The New York Times ran an article pointing out that, 
“According to psychiatric experts, the vast majority of people requesting suicide are suffering from treatable depression, and no longer want to kill themselves once their underlying depression is resolved.”

“Once the depression lifts and people can think more clearly, the therapists say, those who were determined to kill themselves are thankful to be alive, despite their pain or grim prognosis.”
Senator Batters argued.
“The preservation of hope for mentally ill people is absolutely paramount,” 
“Those who endure psychological suffering need our support, our resources and our promise that we will never give up on them, even when they can see no other option but to give up on themselves.”
An analysis of Maine’s new so-called “Death With Dignity” law noted that 
“severely depressed or mentally ill patients can receive assisted suicide without having any form of counseling.”
Indeed, there is nothing in existing Maine law (or Oregon, Washington, or Vermont law) that requires doctors to refer patients to a therapist in order to screen for treatable depression or mental illness before enabling their suicide.

Society’s response to depression in the elderly or in youth or for people with disabilities must not be to enable their death, but to reach out to them on a personal level, and connect them to people and activities that restore a sense of being loved and wanted.

Instead, the number of suicides keeps growing, along with the rising rates of depression. Our Western culture canonizing individualism only exacerbates the depression epidemic.

The Center for Disease Control documented that between 1999 and 2016, the suicide rate in America increased in every state (except Nevada, which remained in the top ten states for suicide).

Judith Shulevitz in The New Republic reports that one in three Americans over 45 identifies as chronically lonely. One survey found:

“One in four Americans (27 percent) rarely or never feels as though there are people who really understand them. Two in five Americans…feel that they are isolated from others (43 percent). One in five people report they rarely or never feel close to people (20 percent) or feel like there are people they can talk to (18 percent).”
Signs of depression include feelings of helplessness or hopelessness, a loss of interest in daily activities, and a loss of energy. A severely depressed person my also idealize suicide by talking about self-harm, becoming pre-occupied with death, or saying things like “everyone would be better off without me.”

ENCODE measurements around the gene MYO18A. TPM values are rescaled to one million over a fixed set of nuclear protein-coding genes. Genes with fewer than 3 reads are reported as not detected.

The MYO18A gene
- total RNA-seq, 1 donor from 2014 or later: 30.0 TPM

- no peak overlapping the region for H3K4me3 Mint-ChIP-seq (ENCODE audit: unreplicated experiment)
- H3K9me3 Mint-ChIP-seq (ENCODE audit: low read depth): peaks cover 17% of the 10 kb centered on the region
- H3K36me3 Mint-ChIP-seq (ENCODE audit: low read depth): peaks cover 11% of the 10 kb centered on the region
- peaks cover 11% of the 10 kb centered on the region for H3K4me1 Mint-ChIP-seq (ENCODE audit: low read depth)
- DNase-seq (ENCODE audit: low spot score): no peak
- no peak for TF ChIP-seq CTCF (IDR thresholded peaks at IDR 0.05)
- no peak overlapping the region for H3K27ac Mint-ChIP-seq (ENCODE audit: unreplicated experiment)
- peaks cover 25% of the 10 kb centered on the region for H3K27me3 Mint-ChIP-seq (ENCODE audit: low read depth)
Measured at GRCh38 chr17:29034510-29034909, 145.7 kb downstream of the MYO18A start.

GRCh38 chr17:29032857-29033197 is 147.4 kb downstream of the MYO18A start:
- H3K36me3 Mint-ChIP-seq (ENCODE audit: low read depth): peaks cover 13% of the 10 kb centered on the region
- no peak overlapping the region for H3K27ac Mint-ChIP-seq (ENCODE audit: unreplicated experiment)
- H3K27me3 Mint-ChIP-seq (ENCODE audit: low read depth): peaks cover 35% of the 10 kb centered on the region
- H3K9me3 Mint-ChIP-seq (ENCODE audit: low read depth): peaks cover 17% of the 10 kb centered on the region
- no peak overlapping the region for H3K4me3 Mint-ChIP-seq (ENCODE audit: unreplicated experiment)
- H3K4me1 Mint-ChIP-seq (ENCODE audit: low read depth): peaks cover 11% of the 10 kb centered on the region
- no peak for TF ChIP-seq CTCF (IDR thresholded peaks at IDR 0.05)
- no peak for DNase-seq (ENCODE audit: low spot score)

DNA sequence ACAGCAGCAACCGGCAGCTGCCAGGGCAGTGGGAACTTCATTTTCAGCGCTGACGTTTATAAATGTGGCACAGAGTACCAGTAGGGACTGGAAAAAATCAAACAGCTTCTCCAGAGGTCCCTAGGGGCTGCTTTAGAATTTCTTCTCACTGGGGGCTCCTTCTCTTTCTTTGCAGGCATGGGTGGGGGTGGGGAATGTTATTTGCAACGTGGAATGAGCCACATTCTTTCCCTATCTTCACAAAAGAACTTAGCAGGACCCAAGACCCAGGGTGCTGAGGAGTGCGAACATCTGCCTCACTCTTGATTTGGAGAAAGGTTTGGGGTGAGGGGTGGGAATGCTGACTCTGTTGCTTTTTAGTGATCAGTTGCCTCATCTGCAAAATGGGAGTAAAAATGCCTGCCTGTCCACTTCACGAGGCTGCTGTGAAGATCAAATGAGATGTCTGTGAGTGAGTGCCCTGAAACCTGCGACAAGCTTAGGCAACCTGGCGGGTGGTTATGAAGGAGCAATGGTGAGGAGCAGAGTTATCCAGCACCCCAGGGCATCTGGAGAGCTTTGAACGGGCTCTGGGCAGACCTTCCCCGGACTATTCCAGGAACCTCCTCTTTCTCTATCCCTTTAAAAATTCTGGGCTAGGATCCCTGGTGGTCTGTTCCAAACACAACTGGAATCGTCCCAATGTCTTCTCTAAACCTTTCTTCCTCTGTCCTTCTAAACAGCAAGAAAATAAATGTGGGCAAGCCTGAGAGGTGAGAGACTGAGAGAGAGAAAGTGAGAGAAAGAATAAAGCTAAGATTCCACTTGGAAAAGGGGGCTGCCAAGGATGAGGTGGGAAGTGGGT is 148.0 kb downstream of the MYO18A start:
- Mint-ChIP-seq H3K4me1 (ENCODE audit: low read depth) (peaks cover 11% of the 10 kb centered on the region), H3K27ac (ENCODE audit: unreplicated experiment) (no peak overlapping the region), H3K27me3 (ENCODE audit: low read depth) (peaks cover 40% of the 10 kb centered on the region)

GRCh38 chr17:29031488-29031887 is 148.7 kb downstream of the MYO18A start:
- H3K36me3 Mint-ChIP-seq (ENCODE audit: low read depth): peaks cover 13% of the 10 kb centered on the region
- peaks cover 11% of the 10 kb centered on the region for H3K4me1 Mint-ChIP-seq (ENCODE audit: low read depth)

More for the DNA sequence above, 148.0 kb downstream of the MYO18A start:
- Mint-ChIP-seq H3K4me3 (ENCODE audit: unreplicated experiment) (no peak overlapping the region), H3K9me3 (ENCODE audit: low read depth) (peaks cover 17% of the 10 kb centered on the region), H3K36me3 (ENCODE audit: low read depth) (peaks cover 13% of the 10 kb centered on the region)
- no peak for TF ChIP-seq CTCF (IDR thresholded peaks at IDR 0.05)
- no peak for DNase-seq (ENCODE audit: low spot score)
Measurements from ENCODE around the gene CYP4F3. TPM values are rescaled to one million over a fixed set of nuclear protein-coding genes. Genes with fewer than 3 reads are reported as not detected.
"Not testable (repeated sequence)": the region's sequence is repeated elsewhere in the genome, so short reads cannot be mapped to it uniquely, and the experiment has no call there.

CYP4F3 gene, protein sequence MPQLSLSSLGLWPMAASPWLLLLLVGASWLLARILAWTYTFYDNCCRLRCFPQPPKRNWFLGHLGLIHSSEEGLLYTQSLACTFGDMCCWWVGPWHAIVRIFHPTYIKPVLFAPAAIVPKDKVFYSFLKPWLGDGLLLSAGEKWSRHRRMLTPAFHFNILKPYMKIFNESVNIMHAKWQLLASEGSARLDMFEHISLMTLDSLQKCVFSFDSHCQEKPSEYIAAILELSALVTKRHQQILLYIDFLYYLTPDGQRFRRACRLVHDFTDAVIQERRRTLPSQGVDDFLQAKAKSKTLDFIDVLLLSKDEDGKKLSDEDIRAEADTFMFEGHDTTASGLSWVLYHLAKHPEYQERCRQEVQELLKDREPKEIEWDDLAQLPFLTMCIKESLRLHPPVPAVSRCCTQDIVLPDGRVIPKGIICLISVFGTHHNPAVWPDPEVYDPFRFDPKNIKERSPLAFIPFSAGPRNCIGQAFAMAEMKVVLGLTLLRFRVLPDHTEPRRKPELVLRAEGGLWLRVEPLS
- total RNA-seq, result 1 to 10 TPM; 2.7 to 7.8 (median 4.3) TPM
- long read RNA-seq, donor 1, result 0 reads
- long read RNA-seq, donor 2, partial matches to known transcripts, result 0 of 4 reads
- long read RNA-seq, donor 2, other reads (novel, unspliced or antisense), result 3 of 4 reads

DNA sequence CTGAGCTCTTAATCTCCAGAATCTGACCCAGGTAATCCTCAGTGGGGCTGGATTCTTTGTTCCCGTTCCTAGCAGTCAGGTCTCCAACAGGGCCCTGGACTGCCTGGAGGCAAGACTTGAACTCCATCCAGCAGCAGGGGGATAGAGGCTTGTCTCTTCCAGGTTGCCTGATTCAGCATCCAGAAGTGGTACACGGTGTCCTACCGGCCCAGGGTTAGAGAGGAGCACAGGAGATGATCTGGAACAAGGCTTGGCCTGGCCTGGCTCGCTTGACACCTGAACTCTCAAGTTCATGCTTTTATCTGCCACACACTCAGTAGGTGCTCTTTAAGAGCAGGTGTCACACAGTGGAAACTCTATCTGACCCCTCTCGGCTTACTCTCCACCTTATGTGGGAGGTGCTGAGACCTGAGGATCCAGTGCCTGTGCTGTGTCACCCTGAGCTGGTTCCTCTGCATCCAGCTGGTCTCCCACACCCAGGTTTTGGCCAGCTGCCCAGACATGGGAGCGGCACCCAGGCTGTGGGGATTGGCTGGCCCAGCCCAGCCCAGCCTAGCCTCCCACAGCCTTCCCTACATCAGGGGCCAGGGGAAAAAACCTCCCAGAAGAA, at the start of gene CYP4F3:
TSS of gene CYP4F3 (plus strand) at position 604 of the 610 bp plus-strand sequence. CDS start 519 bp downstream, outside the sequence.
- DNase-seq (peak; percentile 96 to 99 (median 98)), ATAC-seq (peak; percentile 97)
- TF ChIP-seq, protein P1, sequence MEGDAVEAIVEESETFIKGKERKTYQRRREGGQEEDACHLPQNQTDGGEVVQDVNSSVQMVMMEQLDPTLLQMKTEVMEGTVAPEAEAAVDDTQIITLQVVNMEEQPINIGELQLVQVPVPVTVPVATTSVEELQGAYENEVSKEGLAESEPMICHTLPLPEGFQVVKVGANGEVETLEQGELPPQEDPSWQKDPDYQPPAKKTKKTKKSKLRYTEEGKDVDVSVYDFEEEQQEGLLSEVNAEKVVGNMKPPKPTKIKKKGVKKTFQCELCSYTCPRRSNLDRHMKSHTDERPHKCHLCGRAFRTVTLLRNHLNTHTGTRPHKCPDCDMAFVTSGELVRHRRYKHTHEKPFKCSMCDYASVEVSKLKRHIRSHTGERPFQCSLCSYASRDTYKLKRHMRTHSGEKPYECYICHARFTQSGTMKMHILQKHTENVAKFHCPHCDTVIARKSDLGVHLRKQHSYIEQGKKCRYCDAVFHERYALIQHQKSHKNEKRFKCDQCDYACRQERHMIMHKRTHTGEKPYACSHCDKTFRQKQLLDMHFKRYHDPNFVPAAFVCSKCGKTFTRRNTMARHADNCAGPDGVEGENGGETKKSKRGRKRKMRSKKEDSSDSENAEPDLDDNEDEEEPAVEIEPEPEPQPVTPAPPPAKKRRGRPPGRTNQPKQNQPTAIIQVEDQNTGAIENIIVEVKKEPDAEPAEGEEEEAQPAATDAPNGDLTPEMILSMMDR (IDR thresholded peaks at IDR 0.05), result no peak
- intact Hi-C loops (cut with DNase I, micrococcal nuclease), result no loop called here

Schadenberg reveals 
“Society can reduce the scourge of suicide and the cultural abandonment associated with assisted suicide by caring for and being with others at their time of need,” 
“It is essential that people who feel their life lacks value or purpose, or feel no one cares, are offered purpose, support and genuine hope from their significant community.”
Schadenberg concludes
“Suicide is a symptom of mental illness, not a cure for it,”  
“The answer is not only talking about it, the answer is inclusion, caring and being with others as they journey through the difficult times of their lives.” 
Tom Mortier
Tom Mortier, who wasn’t informed of his mother’s death until the day after a doctor killed her for being depressed commented 
“The big problem in our society is that we have apparently lost the meaning of taking care of each other,” 
Professor Gregory Crawford of the Australasian Chapter of Palliative Medicine for the Royal Australian College of Physicians emphasized that people asking to die often need to be diagnosed and treated for depression. He relayed an example of one of his terminal patients who wanted to die. He treated her for severe depression by changing her medication, and
“She made a miraculous improvement, both physically and psychologically. She improved and lived for another 12 months. She had serious, progressive disease but her physical function and her ability to interact and live improved. She went off on a holiday, achieved some other things on her wish list and made lots of other nice memories for her family. She died at home, supported by our palliative care.”
Crawford concluded. 
“It showed me that sometimes the symptoms of impending death and the symptoms of advanced depression can look very much the same,” 
Andrew Lawton
Another example is Canadian media personality Andrew Lawton. He shared.   
“Nearly seven years ago I overdosed on dozens of pills — causing multiple cardiac arrests and weeks in hospital on life support,”